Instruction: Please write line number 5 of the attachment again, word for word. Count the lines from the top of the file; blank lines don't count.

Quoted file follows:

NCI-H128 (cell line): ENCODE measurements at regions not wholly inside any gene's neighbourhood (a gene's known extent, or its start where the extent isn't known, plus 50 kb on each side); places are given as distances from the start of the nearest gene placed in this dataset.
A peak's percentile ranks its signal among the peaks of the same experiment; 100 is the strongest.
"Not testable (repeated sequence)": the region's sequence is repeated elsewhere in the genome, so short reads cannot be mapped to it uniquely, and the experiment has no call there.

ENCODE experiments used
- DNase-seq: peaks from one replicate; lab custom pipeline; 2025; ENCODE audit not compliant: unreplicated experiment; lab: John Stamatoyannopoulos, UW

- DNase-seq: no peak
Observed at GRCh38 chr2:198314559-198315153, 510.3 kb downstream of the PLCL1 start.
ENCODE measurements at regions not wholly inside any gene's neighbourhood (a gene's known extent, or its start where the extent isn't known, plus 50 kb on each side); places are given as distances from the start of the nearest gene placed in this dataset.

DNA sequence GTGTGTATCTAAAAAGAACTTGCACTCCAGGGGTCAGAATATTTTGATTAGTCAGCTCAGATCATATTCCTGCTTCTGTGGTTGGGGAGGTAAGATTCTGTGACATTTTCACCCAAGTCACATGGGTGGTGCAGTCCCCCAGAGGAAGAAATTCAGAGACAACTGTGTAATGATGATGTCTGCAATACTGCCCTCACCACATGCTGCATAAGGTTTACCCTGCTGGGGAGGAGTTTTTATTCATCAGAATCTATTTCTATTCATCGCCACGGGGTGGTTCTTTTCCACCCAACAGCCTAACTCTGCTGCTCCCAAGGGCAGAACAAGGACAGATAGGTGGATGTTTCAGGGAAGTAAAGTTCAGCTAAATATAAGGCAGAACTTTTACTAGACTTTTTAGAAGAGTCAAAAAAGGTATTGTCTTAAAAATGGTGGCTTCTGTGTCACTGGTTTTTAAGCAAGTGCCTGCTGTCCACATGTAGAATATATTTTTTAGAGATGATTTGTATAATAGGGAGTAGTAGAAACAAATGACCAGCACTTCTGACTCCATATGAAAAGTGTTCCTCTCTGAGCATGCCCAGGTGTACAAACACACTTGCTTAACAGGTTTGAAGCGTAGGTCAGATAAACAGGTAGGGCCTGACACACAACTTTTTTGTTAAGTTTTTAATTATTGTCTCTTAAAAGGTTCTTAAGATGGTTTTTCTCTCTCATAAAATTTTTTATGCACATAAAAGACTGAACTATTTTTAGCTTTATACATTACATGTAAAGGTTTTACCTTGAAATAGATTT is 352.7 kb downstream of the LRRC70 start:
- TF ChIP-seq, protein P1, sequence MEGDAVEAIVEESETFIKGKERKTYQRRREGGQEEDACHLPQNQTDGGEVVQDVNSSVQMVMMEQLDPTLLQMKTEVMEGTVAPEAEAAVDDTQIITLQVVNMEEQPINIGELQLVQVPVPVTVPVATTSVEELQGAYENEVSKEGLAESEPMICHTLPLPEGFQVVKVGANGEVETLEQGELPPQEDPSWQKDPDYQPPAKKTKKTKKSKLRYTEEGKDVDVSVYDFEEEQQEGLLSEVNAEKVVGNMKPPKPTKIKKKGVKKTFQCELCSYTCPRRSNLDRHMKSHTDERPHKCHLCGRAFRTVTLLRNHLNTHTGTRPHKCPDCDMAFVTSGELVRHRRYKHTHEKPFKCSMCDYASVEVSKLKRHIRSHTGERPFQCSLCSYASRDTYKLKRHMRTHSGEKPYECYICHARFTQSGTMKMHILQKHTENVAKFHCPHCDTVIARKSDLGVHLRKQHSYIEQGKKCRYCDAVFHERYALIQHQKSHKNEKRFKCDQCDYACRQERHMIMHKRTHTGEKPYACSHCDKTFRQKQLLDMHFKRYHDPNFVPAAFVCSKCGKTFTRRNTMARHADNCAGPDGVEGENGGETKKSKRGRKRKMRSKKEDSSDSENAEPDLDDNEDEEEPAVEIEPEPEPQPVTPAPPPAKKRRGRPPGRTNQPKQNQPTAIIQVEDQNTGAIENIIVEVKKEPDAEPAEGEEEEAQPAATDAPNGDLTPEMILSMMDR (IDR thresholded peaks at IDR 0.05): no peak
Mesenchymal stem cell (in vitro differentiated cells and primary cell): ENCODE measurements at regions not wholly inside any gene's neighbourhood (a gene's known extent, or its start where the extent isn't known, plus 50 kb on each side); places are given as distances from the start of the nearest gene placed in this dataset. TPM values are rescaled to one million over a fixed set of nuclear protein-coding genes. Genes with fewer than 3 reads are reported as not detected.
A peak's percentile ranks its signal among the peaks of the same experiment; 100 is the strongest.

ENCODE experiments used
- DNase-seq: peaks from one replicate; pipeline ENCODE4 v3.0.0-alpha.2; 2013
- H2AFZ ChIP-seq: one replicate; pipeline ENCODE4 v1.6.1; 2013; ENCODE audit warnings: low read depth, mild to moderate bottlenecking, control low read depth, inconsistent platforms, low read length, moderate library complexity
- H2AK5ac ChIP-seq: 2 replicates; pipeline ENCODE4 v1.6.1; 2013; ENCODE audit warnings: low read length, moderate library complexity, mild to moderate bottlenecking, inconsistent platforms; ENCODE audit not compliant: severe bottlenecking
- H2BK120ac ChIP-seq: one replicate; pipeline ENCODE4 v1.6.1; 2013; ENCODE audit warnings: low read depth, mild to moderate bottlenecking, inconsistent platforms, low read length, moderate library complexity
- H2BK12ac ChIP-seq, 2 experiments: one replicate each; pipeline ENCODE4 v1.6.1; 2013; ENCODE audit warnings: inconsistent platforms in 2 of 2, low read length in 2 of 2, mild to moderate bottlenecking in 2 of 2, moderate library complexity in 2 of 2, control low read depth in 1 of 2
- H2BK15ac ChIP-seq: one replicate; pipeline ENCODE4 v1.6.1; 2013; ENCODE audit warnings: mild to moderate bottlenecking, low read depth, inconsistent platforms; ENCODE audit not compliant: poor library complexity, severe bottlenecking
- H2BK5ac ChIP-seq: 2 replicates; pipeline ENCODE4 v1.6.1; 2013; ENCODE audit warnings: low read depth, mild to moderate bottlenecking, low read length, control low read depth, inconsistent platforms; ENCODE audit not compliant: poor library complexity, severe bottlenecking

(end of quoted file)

- DNase-seq: peaks from one replicate; lab custom pipeline; 2025; ENCODE audit not compliant: unreplicated experiment; lab: John Stamatoyannopoulos, UW